Although Ryan Garcia looks better than ever Sixth round KO of Javier Fortuna On Saturday in Los Angeles, it looks like we’re walking away from a superfight against Gervonta Davis.

The impressive performance — a pinfall in rounds 4, 5 and 6 — was Garcia’s second straight fight at 140 pounds after Davis campaigned at 135, where he still resides. “Tank” Davis has competed once before at junior welterweight, a 2021 TKO of Mario Barrios, but the weight difference feels like another sticking point in any effort to get a Garcia-Davis deal done. “I’m never going back to 135, I’m staying at 140, I’ll fight ‘Tank’ Davis at 140 if she wants,” said the 23-year-old Garcia. “And if he doesn’t, I’m going to fight at 140 pounds.

“I know I’m committed to it and I’ve told everyone that’s where my heart is and I’m not going to mess with anyone.”

Garcia obviously wants to meet Davis from the heart, but Davis isn’t sure how he feels about fighting a bigger man at a higher weight — Garcia is 5-foot-10, Davis is 5-foot-5-and-a-half.

Davis then tweeted that he was ready for the fight.

The weight is easily one of the many obstacles in the highly anticipated fight. Garcia reiterated this week that he won’t let the politics of boxing — he grew up with Oscar De La Hoya’s Golden Boy promotion while Davis is with Premier Boxing Champions (PBC) — get in the way of a deal.

This is easier said than done.

So that’s two obstacles to Superfight and the biggest roadblock of all: competing networks.

Garcia fights exclusively on DAZN, while “Tank” competes on Showtime. This same issue led to a potential middleweight title fight between Jermall Charlo and Jaime Munguia. Charlo is with PBC/Showtime and Mungia is with Golden Boy/DAZN. A fight killed the deal after they couldn’t agree on which network would televise it.

And that same sticking point could block the fight between Davis and Garcia. Cracking the wallet poses another hurdle, though it’s clear who the A-side is. After all, Davis sold out Brooklyn’s Barclays Center for Rolando Romero May K, who packed more than 15,000 at the Arena in Los Angeles when he tipped Isaac Cruz in December.

Garcia, meanwhile, drew 11,288 fans at the same LA venue on Saturday. But if the sides can somehow compromise on their various issues, Davis-Garcia will shape up as an unmissable action fight between two of the sport’s youngest stars.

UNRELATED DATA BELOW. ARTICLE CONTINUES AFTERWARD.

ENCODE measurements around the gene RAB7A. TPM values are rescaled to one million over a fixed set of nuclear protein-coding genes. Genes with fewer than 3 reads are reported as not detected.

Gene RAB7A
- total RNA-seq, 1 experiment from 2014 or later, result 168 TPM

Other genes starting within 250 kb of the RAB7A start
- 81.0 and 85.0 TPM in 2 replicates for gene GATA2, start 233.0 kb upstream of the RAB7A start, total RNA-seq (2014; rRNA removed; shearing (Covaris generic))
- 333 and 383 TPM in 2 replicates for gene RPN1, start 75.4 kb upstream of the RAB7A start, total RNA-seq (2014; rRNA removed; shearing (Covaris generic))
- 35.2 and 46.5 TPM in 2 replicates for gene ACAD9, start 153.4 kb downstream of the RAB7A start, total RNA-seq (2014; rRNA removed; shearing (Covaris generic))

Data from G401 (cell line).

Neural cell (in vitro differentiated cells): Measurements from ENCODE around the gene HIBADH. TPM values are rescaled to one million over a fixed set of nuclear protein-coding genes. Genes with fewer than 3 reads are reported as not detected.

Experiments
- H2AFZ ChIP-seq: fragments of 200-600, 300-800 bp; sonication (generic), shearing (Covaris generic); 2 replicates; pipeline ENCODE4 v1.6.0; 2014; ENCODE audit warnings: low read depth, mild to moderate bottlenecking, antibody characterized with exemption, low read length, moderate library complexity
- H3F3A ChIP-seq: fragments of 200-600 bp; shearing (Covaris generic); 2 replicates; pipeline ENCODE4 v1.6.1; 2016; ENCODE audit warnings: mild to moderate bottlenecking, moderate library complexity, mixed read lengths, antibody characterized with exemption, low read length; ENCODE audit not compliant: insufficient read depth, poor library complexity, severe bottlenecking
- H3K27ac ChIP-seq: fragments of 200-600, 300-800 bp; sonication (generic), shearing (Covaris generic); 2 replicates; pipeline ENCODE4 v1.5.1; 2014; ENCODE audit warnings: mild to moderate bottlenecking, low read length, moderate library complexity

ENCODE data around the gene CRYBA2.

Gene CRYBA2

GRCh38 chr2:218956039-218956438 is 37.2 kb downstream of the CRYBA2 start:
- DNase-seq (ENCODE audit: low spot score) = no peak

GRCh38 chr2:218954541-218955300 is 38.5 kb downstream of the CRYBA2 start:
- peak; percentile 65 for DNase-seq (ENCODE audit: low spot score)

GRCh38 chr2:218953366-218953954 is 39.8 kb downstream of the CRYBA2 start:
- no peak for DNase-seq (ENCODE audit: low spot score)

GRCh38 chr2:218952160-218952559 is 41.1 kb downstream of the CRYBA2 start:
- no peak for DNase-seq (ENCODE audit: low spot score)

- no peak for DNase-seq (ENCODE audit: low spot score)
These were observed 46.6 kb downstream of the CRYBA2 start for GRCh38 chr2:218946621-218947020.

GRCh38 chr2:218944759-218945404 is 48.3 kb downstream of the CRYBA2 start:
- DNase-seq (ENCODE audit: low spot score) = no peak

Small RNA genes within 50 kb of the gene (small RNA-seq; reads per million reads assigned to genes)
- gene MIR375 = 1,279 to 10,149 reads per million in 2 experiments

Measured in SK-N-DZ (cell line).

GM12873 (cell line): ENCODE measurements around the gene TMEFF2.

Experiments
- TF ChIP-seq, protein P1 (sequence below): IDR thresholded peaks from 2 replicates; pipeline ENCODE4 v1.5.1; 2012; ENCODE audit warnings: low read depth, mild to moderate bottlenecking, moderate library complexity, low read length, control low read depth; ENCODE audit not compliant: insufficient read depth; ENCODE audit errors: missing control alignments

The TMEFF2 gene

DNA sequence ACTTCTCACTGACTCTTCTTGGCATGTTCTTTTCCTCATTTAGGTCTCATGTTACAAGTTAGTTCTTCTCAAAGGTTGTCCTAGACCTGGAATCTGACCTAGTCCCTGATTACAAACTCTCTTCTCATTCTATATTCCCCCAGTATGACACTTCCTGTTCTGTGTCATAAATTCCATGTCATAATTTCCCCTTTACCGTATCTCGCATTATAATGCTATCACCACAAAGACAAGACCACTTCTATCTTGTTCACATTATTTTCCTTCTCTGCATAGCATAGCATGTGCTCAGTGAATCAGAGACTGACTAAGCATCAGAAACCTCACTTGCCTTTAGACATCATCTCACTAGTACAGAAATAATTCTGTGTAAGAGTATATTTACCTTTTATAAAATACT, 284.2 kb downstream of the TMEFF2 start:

Two explosives with lightning-quick hands and big followers are the type of fighting that boxing desperately needs. Win or lose, a jolt-style jolt in an event of that magnitude will make Garcia an even bigger star than he’s ever been. He stands up well for several meaningful fights in the suddenly red-hot junior welterweight division.

140-pound reigning Josh Taylor could have a rematch with Jack Cattrell this fall, but he has vacated two of his four titles. Jose Ramirez and Jose Zepeda are lined up for another title match. Teofimo Lopez makes his 140-pound debut against Pedro Campa on August 13, and many top-ranked fighters are campaigning in the division. Regis Prograis and Subriel Matias both want big fights. Undisputed lightweight champion Devin Haney has indicated of late that he will make the jump to 140 pounds (probably after his rematch with George Kambossos Jr. this fall). If Garcia can’t land Davis before the end of the year, these are some of the names he could look at, but it’s a consolation prize at this point. After the trash talk and insults, “Tank” Davis is the only opponent that matters to Garcia. And now that Garcia is back active and two fights in four months, according to Fortuna, the time has come for Garcia and Davis to finally meet in the biggest fight in all of boxing. “This gives me the respect I deserve,” Garcia said. “And I’m not afraid at all. I have a competitive spirit in me, and you see that when I fight a tank and kick ass.”

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